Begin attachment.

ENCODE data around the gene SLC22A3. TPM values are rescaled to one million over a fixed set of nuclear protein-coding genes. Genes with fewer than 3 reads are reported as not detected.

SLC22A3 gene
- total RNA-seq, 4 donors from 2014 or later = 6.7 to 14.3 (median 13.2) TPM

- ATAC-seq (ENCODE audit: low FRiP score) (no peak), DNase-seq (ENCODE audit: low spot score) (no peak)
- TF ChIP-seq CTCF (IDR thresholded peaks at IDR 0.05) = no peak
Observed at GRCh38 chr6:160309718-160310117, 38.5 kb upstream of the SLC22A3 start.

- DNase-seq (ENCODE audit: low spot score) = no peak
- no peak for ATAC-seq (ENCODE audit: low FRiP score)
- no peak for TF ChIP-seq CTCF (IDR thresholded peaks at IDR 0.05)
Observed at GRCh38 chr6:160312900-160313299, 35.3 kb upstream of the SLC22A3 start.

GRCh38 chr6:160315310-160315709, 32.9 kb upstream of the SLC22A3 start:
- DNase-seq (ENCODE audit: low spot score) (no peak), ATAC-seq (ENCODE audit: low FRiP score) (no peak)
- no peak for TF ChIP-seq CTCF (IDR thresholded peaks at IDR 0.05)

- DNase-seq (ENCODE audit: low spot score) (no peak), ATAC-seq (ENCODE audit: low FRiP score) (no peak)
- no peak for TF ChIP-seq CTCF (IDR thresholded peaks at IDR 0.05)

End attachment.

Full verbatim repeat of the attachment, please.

ENCODE data around the gene SLC22A3. TPM values are rescaled to one million over a fixed set of nuclear protein-coding genes. Genes with fewer than 3 reads are reported as not detected.

SLC22A3 gene
- total RNA-seq, 4 donors from 2014 or later = 6.7 to 14.3 (median 13.2) TPM

- ATAC-seq (ENCODE audit: low FRiP score) (no peak), DNase-seq (ENCODE audit: low spot score) (no peak)
- TF ChIP-seq CTCF (IDR thresholded peaks at IDR 0.05) = no peak
Observed at GRCh38 chr6:160309718-160310117, 38.5 kb upstream of the SLC22A3 start.

- DNase-seq (ENCODE audit: low spot score) = no peak
- no peak for ATAC-seq (ENCODE audit: low FRiP score)
- no peak for TF ChIP-seq CTCF (IDR thresholded peaks at IDR 0.05)
Observed at GRCh38 chr6:160312900-160313299, 35.3 kb upstream of the SLC22A3 start.

GRCh38 chr6:160315310-160315709, 32.9 kb upstream of the SLC22A3 start:
- DNase-seq (ENCODE audit: low spot score) (no peak), ATAC-seq (ENCODE audit: low FRiP score) (no peak)
- no peak for TF ChIP-seq CTCF (IDR thresholded peaks at IDR 0.05)

- DNase-seq (ENCODE audit: low spot score) (no peak), ATAC-seq (ENCODE audit: low FRiP score) (no peak)
- no peak for TF ChIP-seq CTCF (IDR thresholded peaks at IDR 0.05)